Who's In It: the voices of Edward Asner, Christopher Plummer, Jordan Nagai, Bob Peterson, Delroy Lindo
The Basics: A lonely widower who spent his life deferring adventure decides to fulfill a lifelong dream and fly to South America. In his house. Attached to thousands of helium balloons. Stowing away for the ride is a neighborhood boy obsessed with earning his scouting badge for "assisting the elderly." On their journey they meet an injured giant bird, a villain in a zeppelin--which, really, is kind of the best transportation method ever for a villain--and a defecting mutt from the villain's brood of security dogs, all of whom have electronic collars that allow their thoughts to be heard. Now if they could only invent reverse-collars that would make people shut up.
What's The Deal: I don't want to turn anyone off by getting too film critic-y, but this is, along with WALL-E and The Incredibles, one of the most sophisticated Pixar movies ever made. It's definitely the first one to tackle ideas about regret, aging and divorce (the kid comes from a broken home rather than the standard Disney one-poignantly-dead-parent family) and does so in a way that never goes over the head of the kids in the audience. In fact, when those kids grow up they'll be able to see it in a whole new way. It's smart, funny, moving and almost always avoids the typical. Go see it.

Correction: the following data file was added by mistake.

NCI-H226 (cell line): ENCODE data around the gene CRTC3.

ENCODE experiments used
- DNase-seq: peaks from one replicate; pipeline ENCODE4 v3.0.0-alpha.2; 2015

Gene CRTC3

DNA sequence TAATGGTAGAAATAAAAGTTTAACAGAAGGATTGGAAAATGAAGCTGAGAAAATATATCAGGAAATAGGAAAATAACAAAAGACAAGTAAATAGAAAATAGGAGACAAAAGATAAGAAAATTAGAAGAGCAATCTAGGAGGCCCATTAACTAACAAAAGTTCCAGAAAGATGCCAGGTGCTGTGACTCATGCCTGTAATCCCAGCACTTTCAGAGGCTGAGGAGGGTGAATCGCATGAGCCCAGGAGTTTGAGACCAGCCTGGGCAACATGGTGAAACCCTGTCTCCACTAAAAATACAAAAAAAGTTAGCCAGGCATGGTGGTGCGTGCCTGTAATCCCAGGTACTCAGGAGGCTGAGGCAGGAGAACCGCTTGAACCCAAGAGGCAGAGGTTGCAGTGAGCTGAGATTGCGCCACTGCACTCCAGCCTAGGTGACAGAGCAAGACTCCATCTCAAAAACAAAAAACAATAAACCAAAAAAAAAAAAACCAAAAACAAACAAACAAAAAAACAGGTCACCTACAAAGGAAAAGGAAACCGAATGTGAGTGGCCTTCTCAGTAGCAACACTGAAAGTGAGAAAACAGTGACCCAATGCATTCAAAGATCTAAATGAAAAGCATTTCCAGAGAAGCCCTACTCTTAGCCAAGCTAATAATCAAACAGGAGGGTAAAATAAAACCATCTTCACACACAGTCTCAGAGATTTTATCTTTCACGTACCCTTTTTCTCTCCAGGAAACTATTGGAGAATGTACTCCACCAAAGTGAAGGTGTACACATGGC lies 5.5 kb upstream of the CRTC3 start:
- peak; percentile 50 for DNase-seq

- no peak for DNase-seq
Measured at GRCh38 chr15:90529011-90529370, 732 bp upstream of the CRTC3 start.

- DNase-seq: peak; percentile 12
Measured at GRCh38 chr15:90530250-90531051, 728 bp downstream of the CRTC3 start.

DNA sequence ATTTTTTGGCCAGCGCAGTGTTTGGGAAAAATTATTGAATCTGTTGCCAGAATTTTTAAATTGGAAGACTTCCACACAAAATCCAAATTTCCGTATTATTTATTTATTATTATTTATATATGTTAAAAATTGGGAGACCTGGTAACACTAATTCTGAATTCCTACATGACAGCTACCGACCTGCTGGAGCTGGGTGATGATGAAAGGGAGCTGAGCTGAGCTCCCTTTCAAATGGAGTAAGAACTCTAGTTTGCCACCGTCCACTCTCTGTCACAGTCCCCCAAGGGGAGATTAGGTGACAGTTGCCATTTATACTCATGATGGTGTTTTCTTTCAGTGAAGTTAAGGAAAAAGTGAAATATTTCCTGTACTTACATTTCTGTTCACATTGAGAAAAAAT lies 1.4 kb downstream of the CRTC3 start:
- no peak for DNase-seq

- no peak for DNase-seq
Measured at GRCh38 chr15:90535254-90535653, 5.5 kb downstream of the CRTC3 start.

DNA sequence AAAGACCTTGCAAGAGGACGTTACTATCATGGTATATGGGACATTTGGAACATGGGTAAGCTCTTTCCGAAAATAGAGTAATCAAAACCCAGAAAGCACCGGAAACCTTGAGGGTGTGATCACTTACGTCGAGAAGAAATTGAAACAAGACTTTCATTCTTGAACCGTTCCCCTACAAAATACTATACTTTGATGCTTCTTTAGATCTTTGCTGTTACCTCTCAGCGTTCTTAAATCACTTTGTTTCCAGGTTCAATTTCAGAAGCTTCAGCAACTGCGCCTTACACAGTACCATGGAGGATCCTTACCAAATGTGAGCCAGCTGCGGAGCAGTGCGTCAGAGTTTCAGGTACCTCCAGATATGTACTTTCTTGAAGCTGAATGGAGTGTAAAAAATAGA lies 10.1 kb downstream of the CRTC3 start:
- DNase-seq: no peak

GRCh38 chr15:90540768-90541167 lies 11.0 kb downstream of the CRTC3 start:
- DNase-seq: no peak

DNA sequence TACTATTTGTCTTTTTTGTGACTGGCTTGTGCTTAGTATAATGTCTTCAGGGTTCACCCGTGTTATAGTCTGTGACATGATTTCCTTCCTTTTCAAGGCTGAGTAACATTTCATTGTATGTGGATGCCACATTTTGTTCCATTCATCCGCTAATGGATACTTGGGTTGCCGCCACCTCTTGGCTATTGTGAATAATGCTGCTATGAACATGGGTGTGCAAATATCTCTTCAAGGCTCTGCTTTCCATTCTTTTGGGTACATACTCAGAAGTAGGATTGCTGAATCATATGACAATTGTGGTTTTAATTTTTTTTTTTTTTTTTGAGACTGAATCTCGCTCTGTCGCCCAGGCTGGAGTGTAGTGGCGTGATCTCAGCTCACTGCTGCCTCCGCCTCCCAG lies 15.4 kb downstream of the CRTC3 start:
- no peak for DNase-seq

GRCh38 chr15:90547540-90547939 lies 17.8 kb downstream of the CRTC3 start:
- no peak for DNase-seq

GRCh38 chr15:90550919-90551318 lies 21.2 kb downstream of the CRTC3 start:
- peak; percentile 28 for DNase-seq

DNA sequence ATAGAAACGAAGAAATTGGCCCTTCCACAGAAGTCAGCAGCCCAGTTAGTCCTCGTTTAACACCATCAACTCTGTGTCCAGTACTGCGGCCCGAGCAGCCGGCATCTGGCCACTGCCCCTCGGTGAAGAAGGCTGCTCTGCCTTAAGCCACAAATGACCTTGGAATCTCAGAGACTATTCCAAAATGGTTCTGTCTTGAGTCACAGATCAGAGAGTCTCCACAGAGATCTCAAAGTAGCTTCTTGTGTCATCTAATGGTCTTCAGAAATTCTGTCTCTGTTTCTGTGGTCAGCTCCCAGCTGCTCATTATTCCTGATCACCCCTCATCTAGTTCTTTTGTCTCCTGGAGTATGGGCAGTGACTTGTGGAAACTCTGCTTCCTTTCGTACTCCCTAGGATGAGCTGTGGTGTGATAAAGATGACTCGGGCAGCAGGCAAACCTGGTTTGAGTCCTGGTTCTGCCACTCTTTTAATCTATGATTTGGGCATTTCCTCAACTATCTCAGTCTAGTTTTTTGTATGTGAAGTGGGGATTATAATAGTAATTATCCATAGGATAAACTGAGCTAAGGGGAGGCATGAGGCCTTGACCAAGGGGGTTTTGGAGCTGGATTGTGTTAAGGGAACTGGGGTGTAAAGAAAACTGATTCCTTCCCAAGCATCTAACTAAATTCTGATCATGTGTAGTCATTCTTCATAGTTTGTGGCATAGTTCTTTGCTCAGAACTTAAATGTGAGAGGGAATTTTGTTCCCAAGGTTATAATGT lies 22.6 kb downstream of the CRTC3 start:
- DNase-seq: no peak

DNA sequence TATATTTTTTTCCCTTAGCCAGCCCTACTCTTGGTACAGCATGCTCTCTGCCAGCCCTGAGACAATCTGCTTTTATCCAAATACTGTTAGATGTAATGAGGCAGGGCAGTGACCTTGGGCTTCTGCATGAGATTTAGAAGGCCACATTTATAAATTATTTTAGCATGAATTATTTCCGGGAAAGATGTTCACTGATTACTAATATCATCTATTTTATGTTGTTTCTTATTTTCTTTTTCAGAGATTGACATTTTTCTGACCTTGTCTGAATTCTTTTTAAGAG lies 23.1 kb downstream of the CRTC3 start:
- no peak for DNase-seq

Another Reason To Love It: Whatever you thought about Monsters vs. Aliens (I have lately been made to feel alone in my enjoyment of that one. Like I care.) or Meet the Robinsons, they mark a rupture in the formerly written-in-stone idea that every animated feature should be about adorable throngs of talking animals who can be made into toys. If you wanted something different a few years ago you had to watch Miyazaki movies (and you should do that anyway) or The Triplets of Belleville (also awesome). But now, suddenly, American studios are pulling their heads out of the marketing departments butts and going forward with more unconventional stories. I'm grateful for the baby steps.
2-D Or 3-D?: The 3-D here is just part of the fabric and less about the thrill of having stuff thrown at your face. It's nice, and it looks great, but if you happen to only catch it in 2-D then you won't be getting cheated out of anything spectacular or explosiony.
Warning To Heights-Sensitive People: Let's say, hypothetically, that you're a person who reviews movies for a living but who's also terrified of flying and being way up high in the sky. And that every scene where characters seemed to be on the brink of crashing or falling to certain death as they dangle by balloon strings over miles-deep precipices or off the side of a flying house, let's say that those scenes made your heart rate increase and your palms sweat. You'd have a duty to tell others afflicted with a similar phobia about that sort of thing, right? Of course you would. But yeah, hypothetical.